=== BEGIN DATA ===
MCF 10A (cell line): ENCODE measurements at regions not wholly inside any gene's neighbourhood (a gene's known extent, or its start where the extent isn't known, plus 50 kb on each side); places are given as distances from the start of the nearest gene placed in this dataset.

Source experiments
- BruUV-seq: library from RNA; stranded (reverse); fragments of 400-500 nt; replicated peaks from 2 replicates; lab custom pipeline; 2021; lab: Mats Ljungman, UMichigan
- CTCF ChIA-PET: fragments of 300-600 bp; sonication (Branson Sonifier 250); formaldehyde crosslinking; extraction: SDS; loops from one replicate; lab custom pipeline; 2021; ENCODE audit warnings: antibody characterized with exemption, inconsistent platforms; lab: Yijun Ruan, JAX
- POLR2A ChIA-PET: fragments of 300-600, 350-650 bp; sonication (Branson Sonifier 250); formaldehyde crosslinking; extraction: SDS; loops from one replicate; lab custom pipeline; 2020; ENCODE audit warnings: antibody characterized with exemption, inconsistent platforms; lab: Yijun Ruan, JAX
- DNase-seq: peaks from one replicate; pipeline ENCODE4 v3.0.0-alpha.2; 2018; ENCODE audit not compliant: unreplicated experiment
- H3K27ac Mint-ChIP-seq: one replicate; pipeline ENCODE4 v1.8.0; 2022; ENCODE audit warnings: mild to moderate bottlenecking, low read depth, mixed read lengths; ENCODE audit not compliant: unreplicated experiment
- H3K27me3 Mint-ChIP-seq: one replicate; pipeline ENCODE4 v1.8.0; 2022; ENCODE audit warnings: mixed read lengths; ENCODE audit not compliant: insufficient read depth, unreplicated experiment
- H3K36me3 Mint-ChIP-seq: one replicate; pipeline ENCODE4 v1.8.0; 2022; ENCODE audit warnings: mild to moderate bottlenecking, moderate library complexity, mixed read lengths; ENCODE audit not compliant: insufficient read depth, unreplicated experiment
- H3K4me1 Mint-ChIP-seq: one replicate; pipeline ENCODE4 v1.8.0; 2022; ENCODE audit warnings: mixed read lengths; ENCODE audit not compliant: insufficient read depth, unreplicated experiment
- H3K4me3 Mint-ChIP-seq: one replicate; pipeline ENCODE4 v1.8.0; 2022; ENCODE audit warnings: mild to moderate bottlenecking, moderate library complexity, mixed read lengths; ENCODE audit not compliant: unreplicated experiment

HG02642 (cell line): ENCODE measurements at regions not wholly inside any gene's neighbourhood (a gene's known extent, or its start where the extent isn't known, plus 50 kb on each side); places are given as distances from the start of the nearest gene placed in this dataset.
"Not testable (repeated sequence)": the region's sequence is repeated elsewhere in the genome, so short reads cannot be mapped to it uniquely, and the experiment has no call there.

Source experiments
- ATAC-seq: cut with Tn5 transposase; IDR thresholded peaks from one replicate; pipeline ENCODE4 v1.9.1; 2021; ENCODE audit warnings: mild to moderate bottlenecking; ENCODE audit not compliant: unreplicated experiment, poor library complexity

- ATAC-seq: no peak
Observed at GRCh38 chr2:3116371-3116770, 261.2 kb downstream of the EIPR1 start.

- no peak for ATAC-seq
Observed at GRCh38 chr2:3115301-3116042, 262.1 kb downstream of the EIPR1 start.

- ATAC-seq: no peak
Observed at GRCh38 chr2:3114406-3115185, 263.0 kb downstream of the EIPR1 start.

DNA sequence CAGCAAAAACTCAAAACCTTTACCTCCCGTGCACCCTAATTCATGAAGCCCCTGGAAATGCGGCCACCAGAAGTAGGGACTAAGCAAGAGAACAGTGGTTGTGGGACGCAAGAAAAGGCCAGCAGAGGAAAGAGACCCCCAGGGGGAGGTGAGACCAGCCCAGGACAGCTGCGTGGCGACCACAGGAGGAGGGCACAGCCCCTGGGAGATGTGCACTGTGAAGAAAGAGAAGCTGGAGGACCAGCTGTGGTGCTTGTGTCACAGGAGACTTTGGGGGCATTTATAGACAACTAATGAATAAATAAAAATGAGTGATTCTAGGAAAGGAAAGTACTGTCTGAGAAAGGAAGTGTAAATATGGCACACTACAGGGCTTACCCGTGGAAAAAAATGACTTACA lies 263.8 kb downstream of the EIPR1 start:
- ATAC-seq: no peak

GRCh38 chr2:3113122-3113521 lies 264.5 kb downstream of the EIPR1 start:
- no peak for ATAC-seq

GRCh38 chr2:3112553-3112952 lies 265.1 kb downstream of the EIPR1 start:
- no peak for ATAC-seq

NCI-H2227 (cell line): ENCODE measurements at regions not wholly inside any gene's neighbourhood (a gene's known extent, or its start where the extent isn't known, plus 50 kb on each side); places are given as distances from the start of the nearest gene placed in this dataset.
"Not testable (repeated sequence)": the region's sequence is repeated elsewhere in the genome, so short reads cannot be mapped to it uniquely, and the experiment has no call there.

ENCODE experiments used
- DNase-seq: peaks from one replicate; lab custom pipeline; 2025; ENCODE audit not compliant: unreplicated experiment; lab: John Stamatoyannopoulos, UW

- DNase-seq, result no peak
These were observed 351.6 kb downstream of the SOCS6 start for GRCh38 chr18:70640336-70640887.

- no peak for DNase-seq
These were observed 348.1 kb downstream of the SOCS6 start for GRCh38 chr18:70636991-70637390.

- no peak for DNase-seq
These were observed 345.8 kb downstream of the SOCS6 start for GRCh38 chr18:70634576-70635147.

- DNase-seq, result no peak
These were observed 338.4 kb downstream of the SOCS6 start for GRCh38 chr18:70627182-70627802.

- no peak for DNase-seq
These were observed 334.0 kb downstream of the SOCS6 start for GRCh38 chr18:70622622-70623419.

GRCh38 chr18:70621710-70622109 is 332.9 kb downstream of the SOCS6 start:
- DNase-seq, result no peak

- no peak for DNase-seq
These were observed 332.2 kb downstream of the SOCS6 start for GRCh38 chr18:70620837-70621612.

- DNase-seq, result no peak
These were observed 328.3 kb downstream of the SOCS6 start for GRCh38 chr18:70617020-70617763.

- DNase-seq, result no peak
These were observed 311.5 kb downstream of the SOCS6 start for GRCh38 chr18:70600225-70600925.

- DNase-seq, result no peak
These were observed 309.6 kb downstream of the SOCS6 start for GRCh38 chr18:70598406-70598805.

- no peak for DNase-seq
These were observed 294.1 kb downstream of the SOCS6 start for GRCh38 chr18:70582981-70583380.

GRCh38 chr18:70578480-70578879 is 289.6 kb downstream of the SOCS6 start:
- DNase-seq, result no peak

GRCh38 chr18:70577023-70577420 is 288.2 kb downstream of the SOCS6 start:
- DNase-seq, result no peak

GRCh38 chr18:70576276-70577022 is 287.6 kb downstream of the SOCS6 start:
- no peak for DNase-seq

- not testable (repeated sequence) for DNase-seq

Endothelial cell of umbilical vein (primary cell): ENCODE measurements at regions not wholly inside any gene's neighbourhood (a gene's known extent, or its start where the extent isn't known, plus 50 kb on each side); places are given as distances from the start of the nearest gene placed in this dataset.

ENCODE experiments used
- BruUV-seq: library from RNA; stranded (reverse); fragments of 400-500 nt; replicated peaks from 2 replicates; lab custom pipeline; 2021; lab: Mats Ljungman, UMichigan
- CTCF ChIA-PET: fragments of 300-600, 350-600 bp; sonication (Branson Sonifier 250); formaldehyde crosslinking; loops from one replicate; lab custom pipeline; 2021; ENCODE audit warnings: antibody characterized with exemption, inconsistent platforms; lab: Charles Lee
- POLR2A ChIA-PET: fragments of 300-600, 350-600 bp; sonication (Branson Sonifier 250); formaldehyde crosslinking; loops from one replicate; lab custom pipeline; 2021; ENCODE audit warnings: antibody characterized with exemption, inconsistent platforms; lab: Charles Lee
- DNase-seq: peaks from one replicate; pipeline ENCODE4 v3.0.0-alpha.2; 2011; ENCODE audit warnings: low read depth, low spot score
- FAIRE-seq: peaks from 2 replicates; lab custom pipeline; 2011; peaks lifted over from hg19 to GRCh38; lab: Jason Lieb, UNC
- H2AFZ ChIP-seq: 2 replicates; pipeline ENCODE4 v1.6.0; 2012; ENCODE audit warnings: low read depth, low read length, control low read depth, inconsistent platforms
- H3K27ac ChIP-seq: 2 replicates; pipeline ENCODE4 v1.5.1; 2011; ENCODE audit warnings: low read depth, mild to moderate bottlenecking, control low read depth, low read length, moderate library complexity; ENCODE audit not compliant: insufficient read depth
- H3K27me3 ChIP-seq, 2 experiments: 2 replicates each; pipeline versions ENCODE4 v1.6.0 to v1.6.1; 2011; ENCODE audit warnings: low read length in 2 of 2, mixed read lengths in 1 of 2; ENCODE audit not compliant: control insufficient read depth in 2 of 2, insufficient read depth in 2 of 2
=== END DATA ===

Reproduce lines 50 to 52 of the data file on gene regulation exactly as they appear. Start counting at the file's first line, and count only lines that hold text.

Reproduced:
- DNase-seq, result no peak
These were observed 309.6 kb downstream of the SOCS6 start for GRCh38 chr18:70598406-70598805.

- no peak for DNase-seq